Stats to know: Rangers at Astros
March, 31, 2013
By Jeremy Lundblad | ESPN Stats & Information
Another season of Major League Baseball kicks off at 7 p.m. on ESPN and ESPN Dallas 103.3 FM as the Texas Rangers meet their new division rivals, the Houston Astros.
The Astros are the first team to change leagues since the Brewers moved from the AL to the NL in 1998.
Here are a few of the storylines we’ll be focused on throughout tonight’s game.
|ESPN Insider and MLB lead analyst Buster Olney joins Fitzsimmons & Durrett to discuss the Rangers, their X factors and the landscape of the AL West.
Harrison will be the Rangers fifth Opening Day starter in the last five years, following Kevin Millwood, Scott Feldman, C.J. Wilson, and Colby Lewis.
Harrison’s emergence into an elite starter has coincided with improved control. He improved his first-strike percentage from 55 percent to 59 percent and cut his walks per 9 from 3.7 to 2.6.
Harrison's history is that he wins without being overpowering. Last season, he averaged 5.6 strikeouts per 9 innings. That was the lowest strikeout rate for any of the pitchers who ranked in the top 30 in ERA last season.
In the last two seasons, only Justin Verlander, Jered Weaver, and CC Sabathia have more wins in the AL than Harrison’s 32.
Bud Norris Stats to Know
Norris had one of the most extreme home-road splits in baseball last season. He had a 1.71 ERA and 4.8-to-1 strikeout-to-walk ratio at home and a 6.94 ERA and 1.7-to-1 strikeout to walk ratio on the road.
His 1.71 home ERA was the second-best in baseball, trailing only Justin Verlander. His 6.94 ERA road ERA was third-worst, better only than new teammate Erik Bedard (6.98) and Nick Blackburn (8.03).
One of the things that Norris did better at home last season was keeping the ball down. He threw 60 percent of his pitches to the lower half of the strike zone or below at home, compared to 55 percent on the road.
Norris allowed home runs on pitches located lower half or below once every 135 pitches last season. His upper half pitches were hit out at a rate of one for every 109.
Matchup to Watch: Adrian Beltre vs. Norris
Rangers third baseman Adrian Beltre hit 10 home runs off sliders last season, tied for the most in the American League.
Beltre's .600 slugging percentage in at-bats ending in a slider was the third-highest in the majors.
Norris threw his slider 36 percent of the time last season, the second-highest percentage of any pitcher who qualified for the ERA title.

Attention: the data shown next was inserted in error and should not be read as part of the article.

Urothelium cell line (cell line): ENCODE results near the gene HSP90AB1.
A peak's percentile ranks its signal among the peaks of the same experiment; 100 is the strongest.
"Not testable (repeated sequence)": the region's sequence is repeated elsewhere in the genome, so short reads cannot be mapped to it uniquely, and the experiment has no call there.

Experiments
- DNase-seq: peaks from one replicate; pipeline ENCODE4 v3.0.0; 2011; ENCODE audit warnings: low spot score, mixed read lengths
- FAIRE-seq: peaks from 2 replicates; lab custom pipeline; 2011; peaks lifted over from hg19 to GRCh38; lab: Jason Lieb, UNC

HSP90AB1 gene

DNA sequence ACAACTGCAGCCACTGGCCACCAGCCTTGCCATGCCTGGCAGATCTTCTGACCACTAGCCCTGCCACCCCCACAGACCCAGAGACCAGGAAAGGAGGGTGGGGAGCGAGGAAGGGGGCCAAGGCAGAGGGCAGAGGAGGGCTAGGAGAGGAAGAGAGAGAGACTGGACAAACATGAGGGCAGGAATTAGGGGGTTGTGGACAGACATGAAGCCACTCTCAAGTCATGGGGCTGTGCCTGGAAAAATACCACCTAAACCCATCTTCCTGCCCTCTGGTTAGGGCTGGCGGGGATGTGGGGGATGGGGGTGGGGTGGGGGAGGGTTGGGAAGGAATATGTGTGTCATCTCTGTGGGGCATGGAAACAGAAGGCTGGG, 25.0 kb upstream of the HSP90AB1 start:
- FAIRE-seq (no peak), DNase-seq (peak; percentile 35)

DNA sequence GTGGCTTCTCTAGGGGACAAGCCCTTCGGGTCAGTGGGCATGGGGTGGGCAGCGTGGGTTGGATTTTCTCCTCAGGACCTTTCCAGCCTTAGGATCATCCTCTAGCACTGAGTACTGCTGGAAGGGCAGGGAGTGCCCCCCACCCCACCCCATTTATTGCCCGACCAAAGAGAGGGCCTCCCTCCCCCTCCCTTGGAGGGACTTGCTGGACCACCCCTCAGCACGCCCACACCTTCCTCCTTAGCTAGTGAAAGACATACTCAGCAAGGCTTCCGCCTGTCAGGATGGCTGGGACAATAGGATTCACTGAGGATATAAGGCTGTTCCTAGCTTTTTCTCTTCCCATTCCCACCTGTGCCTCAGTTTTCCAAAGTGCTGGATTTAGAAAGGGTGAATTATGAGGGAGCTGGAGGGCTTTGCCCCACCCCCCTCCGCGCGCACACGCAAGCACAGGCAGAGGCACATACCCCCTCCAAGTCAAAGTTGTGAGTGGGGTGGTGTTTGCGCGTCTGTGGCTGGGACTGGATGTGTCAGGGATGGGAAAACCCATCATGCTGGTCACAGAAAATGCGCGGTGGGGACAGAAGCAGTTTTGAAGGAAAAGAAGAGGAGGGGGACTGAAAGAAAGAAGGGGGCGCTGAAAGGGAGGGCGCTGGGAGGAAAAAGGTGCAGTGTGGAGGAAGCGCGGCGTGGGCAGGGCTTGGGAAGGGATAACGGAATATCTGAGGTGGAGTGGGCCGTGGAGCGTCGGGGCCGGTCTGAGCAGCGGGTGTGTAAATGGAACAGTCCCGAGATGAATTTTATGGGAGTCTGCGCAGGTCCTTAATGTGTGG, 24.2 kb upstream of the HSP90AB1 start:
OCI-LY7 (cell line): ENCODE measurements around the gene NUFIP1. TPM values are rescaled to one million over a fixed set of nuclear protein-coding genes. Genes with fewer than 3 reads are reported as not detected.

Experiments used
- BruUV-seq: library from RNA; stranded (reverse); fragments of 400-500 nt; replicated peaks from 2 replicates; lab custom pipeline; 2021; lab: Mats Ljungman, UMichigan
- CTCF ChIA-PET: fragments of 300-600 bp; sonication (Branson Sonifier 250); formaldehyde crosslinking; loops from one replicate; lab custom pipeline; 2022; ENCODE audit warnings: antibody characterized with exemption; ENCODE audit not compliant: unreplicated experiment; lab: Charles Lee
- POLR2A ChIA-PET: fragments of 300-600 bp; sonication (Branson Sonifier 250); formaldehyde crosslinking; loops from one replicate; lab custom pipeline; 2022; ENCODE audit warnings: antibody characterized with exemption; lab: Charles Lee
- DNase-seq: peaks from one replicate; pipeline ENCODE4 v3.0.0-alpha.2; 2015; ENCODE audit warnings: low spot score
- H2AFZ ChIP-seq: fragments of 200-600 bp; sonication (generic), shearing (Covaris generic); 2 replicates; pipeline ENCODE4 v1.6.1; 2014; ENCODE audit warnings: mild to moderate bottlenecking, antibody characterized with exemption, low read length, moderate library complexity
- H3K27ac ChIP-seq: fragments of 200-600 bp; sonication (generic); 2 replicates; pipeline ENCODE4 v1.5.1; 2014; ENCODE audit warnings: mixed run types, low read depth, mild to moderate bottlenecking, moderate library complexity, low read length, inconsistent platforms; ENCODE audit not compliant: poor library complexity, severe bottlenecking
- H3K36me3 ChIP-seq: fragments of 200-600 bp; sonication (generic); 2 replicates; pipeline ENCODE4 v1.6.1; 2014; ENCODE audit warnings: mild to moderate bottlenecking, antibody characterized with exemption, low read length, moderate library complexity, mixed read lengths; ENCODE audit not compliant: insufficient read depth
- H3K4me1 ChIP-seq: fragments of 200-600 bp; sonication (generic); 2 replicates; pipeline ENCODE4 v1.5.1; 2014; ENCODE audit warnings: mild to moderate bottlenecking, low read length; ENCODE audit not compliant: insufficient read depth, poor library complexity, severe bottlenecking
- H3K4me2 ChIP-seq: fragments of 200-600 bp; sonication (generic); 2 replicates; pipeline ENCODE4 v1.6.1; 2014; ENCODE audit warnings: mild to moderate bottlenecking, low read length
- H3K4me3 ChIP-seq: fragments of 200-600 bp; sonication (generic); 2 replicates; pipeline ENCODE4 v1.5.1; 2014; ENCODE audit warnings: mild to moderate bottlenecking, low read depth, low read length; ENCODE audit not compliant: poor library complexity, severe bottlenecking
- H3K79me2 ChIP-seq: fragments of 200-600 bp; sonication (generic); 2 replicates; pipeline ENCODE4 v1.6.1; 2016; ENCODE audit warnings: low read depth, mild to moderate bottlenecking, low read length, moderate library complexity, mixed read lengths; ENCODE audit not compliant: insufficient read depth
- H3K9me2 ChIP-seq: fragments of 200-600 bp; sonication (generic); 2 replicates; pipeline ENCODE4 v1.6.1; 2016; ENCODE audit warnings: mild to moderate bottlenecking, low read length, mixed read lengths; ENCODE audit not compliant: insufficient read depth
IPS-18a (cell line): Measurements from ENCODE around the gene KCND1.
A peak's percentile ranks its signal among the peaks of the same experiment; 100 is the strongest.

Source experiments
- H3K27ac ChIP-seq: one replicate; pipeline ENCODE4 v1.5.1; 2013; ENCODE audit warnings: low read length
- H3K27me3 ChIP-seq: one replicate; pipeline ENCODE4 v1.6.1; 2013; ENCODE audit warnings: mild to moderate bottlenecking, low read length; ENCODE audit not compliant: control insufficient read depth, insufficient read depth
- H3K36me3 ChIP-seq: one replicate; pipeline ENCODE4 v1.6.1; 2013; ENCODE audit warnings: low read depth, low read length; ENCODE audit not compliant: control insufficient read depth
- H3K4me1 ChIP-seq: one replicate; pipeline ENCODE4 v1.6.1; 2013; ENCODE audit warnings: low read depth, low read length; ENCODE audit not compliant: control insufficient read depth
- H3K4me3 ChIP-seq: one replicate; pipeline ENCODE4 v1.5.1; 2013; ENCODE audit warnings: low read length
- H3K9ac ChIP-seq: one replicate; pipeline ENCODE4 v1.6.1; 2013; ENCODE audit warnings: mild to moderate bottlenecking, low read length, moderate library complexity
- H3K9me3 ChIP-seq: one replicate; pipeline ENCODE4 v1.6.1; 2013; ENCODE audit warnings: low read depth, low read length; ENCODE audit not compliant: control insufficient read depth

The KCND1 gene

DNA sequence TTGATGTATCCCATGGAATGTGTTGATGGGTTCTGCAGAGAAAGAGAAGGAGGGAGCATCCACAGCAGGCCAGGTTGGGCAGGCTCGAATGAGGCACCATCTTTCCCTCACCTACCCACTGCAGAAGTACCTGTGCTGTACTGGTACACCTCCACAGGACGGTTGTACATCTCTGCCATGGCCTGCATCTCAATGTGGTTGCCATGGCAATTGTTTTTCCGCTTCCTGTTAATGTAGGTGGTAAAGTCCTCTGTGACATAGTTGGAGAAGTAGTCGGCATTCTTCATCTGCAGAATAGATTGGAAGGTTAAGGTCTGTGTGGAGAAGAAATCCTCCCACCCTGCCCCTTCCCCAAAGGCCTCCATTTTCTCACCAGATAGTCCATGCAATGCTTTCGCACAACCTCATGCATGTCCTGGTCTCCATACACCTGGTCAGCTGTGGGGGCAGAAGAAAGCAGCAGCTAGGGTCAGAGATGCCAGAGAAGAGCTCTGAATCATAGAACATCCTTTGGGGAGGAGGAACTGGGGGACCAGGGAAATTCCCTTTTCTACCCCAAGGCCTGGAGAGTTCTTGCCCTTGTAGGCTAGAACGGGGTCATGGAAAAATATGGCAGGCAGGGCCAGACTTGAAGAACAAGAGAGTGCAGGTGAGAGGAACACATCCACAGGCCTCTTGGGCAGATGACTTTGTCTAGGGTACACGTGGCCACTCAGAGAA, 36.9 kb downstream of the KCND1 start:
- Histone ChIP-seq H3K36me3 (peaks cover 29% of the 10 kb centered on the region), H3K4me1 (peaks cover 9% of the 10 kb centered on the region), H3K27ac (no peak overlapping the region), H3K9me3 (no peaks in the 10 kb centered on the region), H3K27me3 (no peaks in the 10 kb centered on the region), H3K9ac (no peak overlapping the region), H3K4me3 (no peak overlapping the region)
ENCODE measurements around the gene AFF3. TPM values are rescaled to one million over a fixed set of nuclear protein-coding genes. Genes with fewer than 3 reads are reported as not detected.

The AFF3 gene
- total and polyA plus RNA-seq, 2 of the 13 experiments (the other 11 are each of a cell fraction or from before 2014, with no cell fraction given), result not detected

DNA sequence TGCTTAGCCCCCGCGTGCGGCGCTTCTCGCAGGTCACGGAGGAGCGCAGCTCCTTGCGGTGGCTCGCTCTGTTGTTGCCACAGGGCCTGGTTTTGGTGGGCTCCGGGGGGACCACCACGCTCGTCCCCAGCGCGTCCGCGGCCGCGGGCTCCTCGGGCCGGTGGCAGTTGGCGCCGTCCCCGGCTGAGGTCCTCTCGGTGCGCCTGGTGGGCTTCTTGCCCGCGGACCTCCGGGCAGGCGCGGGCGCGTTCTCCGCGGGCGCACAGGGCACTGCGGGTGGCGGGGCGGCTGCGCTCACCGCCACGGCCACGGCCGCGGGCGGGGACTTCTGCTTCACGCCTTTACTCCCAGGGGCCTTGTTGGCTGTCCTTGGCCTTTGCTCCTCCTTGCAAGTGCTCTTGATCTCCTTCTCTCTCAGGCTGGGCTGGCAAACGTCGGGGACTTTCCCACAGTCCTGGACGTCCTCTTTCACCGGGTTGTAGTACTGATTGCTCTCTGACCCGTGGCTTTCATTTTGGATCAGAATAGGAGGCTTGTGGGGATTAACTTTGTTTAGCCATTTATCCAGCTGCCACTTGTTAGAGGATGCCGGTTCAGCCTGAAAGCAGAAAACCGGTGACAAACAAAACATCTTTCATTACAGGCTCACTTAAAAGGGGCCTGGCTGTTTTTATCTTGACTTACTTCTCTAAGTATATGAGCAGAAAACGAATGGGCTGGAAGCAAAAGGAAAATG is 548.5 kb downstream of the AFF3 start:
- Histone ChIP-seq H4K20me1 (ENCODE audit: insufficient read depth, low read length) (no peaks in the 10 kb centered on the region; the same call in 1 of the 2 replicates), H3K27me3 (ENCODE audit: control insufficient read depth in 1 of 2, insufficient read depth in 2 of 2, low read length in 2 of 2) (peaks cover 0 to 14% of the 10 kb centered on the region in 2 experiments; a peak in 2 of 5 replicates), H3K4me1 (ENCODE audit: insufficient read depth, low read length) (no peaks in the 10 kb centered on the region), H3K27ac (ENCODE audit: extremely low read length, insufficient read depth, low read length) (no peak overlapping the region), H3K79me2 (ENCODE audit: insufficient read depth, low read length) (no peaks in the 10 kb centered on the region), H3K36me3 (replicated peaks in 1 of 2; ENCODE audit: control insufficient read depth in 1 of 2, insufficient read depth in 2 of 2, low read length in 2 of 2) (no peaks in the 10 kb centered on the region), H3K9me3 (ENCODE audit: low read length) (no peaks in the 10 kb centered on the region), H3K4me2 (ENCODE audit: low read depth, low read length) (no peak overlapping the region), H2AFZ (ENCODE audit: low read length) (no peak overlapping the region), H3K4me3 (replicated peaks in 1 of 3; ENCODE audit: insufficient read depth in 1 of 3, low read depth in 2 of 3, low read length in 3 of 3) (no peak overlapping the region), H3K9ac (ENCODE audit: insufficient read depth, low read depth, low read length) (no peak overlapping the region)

Rangers' Rocky Finish
After being one of the best teams in baseball for most of the 2012 season, the Rangers limped to the finish line, eventually costing them the AL West title.
It was an across-the-board malaise. The team scored 5.2 runs per game from April to August, but only 4.3 in September and October. The starting pitchers ERA jumped from 4.22 to 4.66 and the bullpen ERA soared from 3.08 to 4.21.
The Rangers made some changes this offseason, trading Michael Young and watching Josh Hamilton sign with the Los Angeles Angels. This will be the first time since 2001 that Young was not in the Rangers Opening Day lineup.
Hamilton ranked third in the AL in OPS and fifth in home runs in his five seasons with the team.
The Rangers do have a recent history of starting well. They are 44-29 prior to May 1 over the last three seasons, the fourth-best record in the majors in that span.
Astros going to extremes with their budget
Not including the $5 million still owed to Wandy Rodriguez, the Astros opening day payroll is projected to be about $18.7 million.
The last team with an Opening Day roster whose players made less than $20 million was the 2006 Marlins ($15 million)
The team’s total payroll is just over $24 million, but $5.6 million is owed to players no longer with the team. That accounts for 23 percent of that $24 million.
There are 23 individual players (including four Yankees, four Dodgers and three Tigers) who will make more than the current Astros roster this season.
That $18.7 million is less than the Astros owed Carlos Lee at the beginning of 2012.
This year, Norris ($3 million) is the Astros’ highest paid player and he will make less than the league average.
Mark Simon and Jacob Nitzberg also contributed to this post.